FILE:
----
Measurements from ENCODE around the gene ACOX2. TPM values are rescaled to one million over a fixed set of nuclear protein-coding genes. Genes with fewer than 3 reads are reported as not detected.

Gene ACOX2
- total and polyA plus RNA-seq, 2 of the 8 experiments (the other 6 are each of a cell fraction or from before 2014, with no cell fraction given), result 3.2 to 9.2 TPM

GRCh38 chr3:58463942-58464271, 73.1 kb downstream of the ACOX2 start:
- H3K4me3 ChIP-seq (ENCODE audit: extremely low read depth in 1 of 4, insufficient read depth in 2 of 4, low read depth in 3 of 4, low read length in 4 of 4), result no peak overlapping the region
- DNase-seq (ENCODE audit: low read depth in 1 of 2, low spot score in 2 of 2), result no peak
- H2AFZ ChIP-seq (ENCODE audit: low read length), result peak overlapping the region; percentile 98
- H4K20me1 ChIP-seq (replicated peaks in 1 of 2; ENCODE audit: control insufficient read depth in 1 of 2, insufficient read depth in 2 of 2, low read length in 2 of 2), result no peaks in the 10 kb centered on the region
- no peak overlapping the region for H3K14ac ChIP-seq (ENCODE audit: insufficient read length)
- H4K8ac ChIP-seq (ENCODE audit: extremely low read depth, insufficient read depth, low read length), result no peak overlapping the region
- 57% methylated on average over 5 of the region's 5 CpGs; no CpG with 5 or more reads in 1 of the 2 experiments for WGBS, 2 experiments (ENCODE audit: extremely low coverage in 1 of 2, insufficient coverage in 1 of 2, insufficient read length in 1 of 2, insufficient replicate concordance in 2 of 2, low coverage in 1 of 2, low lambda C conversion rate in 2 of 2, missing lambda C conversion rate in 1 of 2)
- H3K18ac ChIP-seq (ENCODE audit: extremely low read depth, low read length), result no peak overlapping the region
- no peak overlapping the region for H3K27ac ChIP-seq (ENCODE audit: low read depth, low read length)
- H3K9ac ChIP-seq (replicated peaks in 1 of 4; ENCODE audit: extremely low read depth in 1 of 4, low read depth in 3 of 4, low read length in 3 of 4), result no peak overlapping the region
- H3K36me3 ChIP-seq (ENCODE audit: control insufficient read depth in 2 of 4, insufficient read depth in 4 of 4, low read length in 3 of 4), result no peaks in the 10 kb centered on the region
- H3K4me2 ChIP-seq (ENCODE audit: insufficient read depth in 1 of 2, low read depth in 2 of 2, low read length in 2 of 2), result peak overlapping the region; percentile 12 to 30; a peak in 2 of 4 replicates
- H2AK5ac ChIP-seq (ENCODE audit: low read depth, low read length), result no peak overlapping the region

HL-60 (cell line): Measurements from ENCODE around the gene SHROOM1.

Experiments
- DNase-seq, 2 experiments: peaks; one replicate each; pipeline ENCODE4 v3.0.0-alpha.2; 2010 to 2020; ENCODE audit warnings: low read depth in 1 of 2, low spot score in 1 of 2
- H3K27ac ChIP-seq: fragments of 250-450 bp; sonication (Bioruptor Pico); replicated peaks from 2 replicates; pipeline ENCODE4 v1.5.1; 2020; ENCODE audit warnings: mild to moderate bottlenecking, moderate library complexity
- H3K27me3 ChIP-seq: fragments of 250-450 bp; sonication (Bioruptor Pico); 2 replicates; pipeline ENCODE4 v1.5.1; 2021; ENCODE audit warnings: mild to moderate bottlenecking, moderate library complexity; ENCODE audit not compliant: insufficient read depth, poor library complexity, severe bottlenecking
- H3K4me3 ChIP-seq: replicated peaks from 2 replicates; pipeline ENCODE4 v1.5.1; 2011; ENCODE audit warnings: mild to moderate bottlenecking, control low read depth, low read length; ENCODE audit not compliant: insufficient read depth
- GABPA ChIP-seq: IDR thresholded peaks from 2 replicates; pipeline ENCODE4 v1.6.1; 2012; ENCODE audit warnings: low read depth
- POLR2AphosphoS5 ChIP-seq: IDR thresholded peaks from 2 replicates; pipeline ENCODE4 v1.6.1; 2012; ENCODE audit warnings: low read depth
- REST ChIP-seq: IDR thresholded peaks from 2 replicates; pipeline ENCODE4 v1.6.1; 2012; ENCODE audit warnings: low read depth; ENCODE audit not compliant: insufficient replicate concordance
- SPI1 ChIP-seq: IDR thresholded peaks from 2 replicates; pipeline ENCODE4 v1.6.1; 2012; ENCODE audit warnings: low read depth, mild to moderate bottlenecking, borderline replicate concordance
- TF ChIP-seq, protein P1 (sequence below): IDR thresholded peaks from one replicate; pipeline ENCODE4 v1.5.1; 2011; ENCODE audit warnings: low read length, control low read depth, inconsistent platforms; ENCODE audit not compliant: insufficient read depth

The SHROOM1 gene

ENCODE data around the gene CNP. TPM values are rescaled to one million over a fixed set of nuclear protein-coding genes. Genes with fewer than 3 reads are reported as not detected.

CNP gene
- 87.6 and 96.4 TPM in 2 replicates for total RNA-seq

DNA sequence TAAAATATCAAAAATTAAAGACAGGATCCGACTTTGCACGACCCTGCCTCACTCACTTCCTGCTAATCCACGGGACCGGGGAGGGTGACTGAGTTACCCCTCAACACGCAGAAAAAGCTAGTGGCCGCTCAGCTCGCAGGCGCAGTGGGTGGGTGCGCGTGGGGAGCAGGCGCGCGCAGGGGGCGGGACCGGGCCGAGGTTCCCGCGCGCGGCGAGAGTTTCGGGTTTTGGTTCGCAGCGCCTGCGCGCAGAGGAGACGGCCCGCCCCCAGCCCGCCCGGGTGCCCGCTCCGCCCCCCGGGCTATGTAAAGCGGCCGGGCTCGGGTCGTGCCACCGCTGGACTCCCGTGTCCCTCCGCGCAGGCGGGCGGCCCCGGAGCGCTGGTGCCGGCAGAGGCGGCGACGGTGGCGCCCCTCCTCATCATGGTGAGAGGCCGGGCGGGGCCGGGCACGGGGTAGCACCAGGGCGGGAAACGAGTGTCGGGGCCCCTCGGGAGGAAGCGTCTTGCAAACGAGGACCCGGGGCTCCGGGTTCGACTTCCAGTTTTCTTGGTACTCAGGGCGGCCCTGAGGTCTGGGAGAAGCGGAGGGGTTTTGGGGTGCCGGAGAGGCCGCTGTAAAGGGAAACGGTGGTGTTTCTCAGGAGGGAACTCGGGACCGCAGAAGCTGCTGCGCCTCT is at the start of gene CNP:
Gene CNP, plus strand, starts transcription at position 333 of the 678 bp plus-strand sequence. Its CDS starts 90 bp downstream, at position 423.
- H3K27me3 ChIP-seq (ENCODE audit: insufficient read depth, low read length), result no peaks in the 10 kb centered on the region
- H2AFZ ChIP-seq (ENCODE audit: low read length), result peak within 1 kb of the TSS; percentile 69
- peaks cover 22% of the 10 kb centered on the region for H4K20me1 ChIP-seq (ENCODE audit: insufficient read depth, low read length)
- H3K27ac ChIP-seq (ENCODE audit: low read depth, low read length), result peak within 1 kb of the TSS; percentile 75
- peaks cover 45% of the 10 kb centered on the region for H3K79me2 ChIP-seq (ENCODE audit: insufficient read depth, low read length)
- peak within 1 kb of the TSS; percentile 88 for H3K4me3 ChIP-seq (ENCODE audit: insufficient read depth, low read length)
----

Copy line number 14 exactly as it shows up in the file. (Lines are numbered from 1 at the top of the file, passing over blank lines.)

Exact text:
- H3K9ac ChIP-seq (replicated peaks in 1 of 4; ENCODE audit: extremely low read depth in 1 of 4, low read depth in 3 of 4, low read length in 3 of 4), result no peak overlapping the region